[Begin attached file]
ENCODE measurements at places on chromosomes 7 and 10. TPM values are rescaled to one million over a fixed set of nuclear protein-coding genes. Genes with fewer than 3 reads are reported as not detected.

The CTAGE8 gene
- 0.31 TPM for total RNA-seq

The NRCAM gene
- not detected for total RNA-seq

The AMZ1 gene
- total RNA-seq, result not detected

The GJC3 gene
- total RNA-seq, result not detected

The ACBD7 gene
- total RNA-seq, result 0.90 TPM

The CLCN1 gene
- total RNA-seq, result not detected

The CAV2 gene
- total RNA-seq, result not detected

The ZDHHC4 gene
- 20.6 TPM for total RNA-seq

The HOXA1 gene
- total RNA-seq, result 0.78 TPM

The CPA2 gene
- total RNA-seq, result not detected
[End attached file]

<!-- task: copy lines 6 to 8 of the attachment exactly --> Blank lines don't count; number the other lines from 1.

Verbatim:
The AMZ1 gene
- total RNA-seq, result not detected

The GJC3 gene